AMR files for bankruptcy


AMR filed for bankruptcy protection on 11/29/11 in a surprise move because the company still had $4B in cash. During the company’s third quarter earnings call in mid-October, then Chairman and CEO Gerald Arpey made it clear that bankruptcy was not their preference or goal. Over the Thanksgiving weekend, AMR’s board decided that chapter 11 was the best route because its costs were much higher than its competitors and this was a way to bargain with their pilots union on a new contract. Gerald Arpey decided to retire and was replaced by Thomas Horton. JPM’s credit put a good research note describing the bankruptcy on 11/30/11. Their thoughts on the 7.5% bonds is summarized below.

The 7.5% first lien routes/gates/slots bonds due 2016 are the most interesting security to analyze. It’s big and liquid with $1B outstanding. The structure is controversial, in that liens are not perfected on all of the collateral. The collateral, as of the February offering, includes 198 slots per week at Heathrow (or about 14 pairs per day), 70 slots at Tokyo Narita (5 pairs per day), 14 slots at Tokyo Haneda (1 pair per day), 14 slots at Shanghai Pudong (1 pair per day), 14 slots at Beijing (1 pair per day), and 82 slots at JFK related to this service (or about 6 pairs per day). The 7.5% bonds traded at about 80 prior to the bankruptcy and then down to 66 before bouncing back up to 72 a few days later.

There are a few risks with this security:

1)      AMR may try to reject the collateral. This seems unlikely given the strategic importance of these routes to the business traveler centric AMR network.

2)      Unsecured creditors try to claim that the deal is under-collateralized, which may be a tough argument given the $2.3B appraisal on the collateral as of February from Morton Beyer & Agnew, a reputable third party. However, not that this valuation is based on a DCF model, not a slot pair market value.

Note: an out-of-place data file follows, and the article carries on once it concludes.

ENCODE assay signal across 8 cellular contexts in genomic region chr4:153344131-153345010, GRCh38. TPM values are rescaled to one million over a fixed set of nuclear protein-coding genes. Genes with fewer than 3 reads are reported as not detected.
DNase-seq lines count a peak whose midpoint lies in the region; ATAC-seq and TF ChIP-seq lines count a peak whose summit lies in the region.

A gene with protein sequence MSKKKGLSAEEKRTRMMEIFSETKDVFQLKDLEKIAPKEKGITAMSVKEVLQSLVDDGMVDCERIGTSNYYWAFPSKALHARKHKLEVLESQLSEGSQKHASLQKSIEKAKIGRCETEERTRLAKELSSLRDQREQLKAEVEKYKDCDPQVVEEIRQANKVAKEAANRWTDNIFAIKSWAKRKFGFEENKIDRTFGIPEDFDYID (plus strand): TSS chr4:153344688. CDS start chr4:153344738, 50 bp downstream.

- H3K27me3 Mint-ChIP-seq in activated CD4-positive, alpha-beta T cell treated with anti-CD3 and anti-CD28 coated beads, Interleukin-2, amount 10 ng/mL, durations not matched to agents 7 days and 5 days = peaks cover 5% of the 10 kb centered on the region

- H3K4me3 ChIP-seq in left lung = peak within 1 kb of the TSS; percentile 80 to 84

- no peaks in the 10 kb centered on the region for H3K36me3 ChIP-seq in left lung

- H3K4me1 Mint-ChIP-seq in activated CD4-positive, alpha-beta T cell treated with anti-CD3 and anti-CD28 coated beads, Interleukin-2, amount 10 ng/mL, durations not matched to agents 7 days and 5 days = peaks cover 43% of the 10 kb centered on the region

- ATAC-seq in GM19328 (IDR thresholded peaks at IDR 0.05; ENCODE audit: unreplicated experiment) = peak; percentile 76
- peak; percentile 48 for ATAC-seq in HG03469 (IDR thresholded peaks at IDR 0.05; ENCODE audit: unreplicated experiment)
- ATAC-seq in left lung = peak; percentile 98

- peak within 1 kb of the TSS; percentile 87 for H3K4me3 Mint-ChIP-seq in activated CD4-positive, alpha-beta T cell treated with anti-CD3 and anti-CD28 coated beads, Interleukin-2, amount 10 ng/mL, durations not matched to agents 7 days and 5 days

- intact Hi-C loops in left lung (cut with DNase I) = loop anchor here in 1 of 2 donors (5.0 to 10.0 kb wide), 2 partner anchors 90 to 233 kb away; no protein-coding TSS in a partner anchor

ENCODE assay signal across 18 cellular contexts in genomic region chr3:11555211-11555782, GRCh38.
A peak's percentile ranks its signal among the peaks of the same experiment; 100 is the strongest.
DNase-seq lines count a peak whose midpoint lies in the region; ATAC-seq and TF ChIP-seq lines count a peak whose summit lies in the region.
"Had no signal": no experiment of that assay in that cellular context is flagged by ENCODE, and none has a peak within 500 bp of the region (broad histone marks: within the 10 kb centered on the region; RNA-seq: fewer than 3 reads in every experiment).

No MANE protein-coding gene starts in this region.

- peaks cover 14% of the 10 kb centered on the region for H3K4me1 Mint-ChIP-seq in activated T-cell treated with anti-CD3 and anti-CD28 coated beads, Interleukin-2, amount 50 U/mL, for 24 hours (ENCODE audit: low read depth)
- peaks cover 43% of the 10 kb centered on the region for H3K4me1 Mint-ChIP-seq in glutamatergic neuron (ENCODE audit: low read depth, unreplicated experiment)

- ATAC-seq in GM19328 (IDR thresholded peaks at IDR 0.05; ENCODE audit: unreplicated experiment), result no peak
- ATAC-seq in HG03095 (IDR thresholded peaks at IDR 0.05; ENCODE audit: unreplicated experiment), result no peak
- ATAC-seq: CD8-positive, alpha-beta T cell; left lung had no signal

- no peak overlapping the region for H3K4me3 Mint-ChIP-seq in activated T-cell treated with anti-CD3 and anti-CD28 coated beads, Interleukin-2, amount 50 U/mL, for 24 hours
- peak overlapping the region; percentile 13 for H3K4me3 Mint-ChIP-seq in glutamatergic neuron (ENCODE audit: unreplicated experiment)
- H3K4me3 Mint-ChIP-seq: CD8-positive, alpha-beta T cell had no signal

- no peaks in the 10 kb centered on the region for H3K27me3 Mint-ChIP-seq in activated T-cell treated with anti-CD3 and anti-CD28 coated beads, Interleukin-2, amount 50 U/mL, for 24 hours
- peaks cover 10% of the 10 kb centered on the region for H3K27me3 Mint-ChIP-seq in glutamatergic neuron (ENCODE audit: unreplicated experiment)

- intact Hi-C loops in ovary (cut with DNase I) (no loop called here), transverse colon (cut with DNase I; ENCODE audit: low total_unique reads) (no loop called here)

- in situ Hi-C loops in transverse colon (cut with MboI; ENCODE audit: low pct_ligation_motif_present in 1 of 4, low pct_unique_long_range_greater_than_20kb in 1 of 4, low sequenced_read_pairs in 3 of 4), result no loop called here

3)      Unsecured creditors argue that the liens are not perfected, therefore the 7.5% holders aren’t secured, and thus they should be lumped into the general unsecured claims pool. There is not enough information or precedent to determine with any sort of certainty if this argument will fly with the judge, although we are fairly confident that unsecured holders will push for this catergorization of the 7.5% holders.

4)      AMR decides later in the case that it indeed needs a DIP credit facility and that the 7.5% collateral is required collateral. We also think AMR could push for this outcome if they believe unsecured creditors will be successful in their arguments, as that would undermine AMR’s ability to refinance route/gate/slot secured debt going forward. A DIP involving these assets could take the form of a priming DIP where the DIP holders take a super senior lien or it could go down the pay to play road where the 7.5% holders are taken out only to the extent they roll their exposure into a new DIP loan.

AMR has three unsecured issues

6.25% converts due 2016 ($460m), 9% bonds due 2012($75m), 9% bonds due 2016 ($59m)

The converts traded down from 42 to 20, the 9% of 2012 from 73 to 20, and the 9% of 2016 from 39 to 20. Obviously, the bankruptcy filing was a big surprise since the 2012 bonds were trading at 73 with the hope that they would be repaid at par at maturity. On 11/30/11, UBS desk analysts calculated a quick and dirty recovery value of 31% based on 6.25x 2014 EBITDA of $3,350M for a net distributed value of $22,684M. After secured claims and other payments, the residual value for unsecured creditors is $3,411M with a claims pool of $10.972 (bonds +pension, OPEB, etc) for a 31% recovery. See more information in the desk analyst note (not supplied here).

AMR has many secured bonds and EETC issues. I will put the analysis here but there is a lot more detail in the JPM credit note on 11/30/11. It will be interesting to see how the bankruptcy plays out.

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